IOWA CITY, Iowa – Sophomore running back Derrick Mitchell Jr., might have just served the shortest suspension ever for an Iowa football player.
It barely lasted three days, from late Friday afternoon until Tuesday morning.
“I had an opportunity to visit with Derrick last night and get more information,” Iowa coach Kirk Ferentz said at his weekly press conference on Tuesday. “And after gaining a full understanding of the situation we were really pleased to welcome him back this morning. So he’s back with the football team and we’ll move accordingly from there.”
The situation to which Ferentz was referring is a chain of events that started last Friday with Ferentz being made aware of a letter from University of Iowa officials about Mitchell.
Ferentz was in Ames when he learned about the letter, the Iowa team having just arrived that afternoon in preparation for facing Iowa State the next day.
Mitchell also was with the team in Ames last Friday afternoon and was expected to be in uniform the next day and perhaps even play against the Cyclones. But Ferentz sent the St. Louis native home shortly after learning about the letter.
Ferentz then announced on Monday that Mitchell had been suspended for a football program and student code of conduct violation.
It now appears that Ferentz suspended Mitchell without thoroughly investigating what was in the letter and without getting Mitchell’s side of the story. Ferentz said as much on Tuesday.
Social media was abuzz over the weekend with some ugly rumors and speculation about Mitchell, so Ferentz decided to release a statement in which he said at the beginning that it wasn’t a legal matter.
“There was a buzz out there and I just wanted to acknowledge the fact that we did suspend him and sent him home,” Ferentz said Tuesday. “He was not there physically. He was there briefly and we sent him home. I think it’s important for me to explain why when we did send him home.”
What’s unfortunate is that Mitchell was prohibited from playing against Iowa State and then briefly suspended even though he apparently didn’t commit a violation.
That might sound as if I’m criticizing Ferentz, but I’m not. He was put in a difficult situation under serious time constraints and did what he felt was best at the time.
With the Iowa State kickoff in less than 24 hours, Ferentz kept the team as his top priority.
“It’s more timing than anything else,” Ferentz said. “And quite frankly, I probably should have gotten to him sooner and maybe I should have.
“But we’re busy on Sunday and Mondays, too. So we got to it last night and feel very comfortable with what I learned.”
I would agree that Ferentz probably should’ve gotten to Mitchell sooner, but in fairness, the circumstances were extraordinary.
Ferentz was locked in to facing Iowa’s intrastate rival, which has a knack for defeating his team. And then suddenly the day before the game he was made aware of a potentially serious issue involving one of his players.
“And as you might well imagine at that point, I wasn’t really too interested in investigating,” Ferentz said. “We were in Ames and less than 24 hours before kickoff. So we sent Derrick home at that point.”
I like that Ferentz put in the release that it wasn’t a legal matter because that helped to squash some of the chatter on social media. Letting the fans and media know that it wasn’t a legal matter is probably one of the reasons Ferentz issued the release.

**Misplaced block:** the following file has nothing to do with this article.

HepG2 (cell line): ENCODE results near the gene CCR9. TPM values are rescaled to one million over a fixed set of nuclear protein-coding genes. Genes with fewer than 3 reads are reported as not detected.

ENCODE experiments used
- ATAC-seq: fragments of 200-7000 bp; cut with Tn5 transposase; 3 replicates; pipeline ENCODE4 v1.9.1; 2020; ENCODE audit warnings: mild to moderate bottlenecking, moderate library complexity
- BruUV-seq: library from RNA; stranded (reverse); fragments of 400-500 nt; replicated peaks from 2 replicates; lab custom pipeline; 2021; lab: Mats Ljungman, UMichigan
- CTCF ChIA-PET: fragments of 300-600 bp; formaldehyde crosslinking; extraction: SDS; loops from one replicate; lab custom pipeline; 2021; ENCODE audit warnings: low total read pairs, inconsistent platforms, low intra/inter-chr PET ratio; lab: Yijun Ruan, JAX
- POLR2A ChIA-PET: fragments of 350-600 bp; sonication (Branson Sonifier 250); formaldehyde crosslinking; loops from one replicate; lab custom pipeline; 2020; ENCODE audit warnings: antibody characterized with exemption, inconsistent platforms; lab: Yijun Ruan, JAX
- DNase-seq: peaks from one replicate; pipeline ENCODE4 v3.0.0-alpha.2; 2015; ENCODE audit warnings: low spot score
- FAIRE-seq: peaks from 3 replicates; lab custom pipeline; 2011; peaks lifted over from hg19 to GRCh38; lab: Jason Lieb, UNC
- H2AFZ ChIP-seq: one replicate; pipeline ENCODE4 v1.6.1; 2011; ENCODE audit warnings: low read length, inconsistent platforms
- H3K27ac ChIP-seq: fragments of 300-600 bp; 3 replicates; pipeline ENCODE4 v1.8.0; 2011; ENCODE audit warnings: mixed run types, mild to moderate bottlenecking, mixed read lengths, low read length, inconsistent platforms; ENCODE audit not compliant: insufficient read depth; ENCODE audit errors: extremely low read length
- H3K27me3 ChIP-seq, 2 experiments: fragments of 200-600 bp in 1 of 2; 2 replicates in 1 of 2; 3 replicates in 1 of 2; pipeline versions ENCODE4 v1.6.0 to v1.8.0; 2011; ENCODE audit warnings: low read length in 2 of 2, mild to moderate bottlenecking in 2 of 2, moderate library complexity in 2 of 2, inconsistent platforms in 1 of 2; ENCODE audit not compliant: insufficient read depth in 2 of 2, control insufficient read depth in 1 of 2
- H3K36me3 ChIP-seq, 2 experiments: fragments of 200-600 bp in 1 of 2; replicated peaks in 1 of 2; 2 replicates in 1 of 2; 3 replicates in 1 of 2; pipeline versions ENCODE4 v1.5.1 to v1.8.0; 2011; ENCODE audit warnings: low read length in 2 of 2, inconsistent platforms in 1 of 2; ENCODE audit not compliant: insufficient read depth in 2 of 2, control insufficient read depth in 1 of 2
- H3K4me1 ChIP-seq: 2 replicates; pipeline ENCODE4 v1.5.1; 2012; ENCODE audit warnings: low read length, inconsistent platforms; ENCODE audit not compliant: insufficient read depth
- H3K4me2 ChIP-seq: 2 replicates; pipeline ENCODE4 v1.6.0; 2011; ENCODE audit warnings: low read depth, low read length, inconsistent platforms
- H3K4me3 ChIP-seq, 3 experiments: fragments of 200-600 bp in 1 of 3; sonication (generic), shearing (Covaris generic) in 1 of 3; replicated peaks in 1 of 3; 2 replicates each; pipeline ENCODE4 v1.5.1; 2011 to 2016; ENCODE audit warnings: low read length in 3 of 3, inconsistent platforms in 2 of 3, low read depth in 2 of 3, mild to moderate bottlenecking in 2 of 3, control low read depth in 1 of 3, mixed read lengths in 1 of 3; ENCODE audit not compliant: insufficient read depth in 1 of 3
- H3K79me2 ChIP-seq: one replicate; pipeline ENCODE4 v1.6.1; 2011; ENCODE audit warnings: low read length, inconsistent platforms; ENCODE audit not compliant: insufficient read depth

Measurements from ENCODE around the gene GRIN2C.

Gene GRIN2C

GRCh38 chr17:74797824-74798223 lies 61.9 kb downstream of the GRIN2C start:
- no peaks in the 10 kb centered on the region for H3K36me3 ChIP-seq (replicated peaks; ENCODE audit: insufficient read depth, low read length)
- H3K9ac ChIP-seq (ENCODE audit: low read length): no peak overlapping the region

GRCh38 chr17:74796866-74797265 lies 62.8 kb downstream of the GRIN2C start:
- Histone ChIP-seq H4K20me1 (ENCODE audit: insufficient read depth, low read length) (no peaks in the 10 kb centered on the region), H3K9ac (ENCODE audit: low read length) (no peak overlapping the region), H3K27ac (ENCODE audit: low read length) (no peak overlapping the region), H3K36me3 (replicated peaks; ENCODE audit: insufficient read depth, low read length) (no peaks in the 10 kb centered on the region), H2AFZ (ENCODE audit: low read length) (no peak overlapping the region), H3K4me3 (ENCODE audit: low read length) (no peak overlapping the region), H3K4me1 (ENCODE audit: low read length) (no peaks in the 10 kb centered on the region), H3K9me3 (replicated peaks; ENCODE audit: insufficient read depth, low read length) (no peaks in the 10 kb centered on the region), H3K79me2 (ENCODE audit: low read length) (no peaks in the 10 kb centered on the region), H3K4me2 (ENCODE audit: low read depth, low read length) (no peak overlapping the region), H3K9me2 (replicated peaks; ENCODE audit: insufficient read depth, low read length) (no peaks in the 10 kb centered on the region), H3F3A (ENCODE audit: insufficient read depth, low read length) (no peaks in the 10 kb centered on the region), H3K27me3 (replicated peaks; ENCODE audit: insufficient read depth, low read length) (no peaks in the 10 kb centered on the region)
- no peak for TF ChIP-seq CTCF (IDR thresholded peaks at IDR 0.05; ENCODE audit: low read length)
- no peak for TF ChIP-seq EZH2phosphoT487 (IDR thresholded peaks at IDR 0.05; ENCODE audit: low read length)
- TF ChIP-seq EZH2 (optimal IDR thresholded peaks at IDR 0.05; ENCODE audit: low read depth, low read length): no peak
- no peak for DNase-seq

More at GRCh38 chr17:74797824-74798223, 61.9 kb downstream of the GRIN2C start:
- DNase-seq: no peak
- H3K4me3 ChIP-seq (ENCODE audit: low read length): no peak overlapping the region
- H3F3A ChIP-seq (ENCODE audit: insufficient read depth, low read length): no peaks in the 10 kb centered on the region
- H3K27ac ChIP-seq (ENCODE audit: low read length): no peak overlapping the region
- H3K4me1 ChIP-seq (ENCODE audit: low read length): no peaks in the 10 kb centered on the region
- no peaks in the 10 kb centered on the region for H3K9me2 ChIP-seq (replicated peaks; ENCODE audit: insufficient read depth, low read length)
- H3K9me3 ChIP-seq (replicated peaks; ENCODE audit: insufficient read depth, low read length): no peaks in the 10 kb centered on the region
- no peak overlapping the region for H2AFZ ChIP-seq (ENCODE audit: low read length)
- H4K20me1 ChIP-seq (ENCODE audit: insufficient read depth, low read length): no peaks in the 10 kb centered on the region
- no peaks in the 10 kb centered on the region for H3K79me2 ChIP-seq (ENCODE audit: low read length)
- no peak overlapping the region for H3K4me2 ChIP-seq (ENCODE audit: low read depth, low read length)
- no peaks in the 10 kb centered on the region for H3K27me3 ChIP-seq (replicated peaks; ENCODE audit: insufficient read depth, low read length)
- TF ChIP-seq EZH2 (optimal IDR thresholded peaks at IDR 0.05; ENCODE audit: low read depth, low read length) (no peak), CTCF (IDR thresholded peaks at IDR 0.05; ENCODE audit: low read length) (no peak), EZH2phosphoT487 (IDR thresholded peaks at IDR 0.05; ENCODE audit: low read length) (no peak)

You could argue that Ferentz acted too impulsively by suspending Mitchell without gathering all the facts. But I think it was more a case of Ferentz not wanting to take any chances because imagine the response if Ferentz had allowed Mitchell to play against Iowa State and then later we learn that Mitchell had committed a violation.
That would’ve sent the wrong message.
Ferentz probably could’ve handled the situation better, but I’m not sure how under the circumstances. He could’ve spoken to Mitchell in detail on Friday, but it would’ve come at the expense of the team on the night before a huge game.
It’s not for certain that Mitchell would’ve played against the Cyclones, or if he’ll play against Pittsburgh on Saturday because he is third on the depth chart and still recovering from an undisclosed injury. But he could’ve at least cheered from the Iowa bench during the Iowa State game and been a part of the swarm that went to get the Cy-Hawk trophy after the 31-17 victory at sold out Jack Trice Stadium.
I just wish for Mitchell’s sake that Ferentz would’ve investigated the matter on Sunday or early on Monday because the sooner a player gets cleared of any wrongdoing the better.
But I also understand the demands on Ferentz’s time, especially the day before and the day after a key road game.
So, yes, I’m riding the fence in this case because I feel bad for Mitchell, but also don’t feel justified in criticizing Ferentz. He followed protocol and did what he felt was appropriate under the circumstances.
But Ferentz still regrets that he didn’t act sooner. The fact that he shared that with reporters on Tuesday almost seemed like a public apology.
Mitchell still has 10 regular-season games to make a contribution. He might get a chance on Saturday against Pittsburgh with the status of starting running back LeShun Daniels uncertain because of an ankle injury.
One thing I know for certain is that Mitchell being reinstated has nothing to do with Daniels being injured. That’s not how Ferentz operates. He makes decisions based on what’s right and wrong. Ferentz wants to win, but not at the expense of his integrity and ethics.
Ferentz reinstated Mitchell because he apparently believes that Mitchell did nothing to warrant a suspension.
This was a delicate situation that surfaced at the worse time for Mitchell and for Ferentz.
We’re fortunate that timing was the worst thing about it.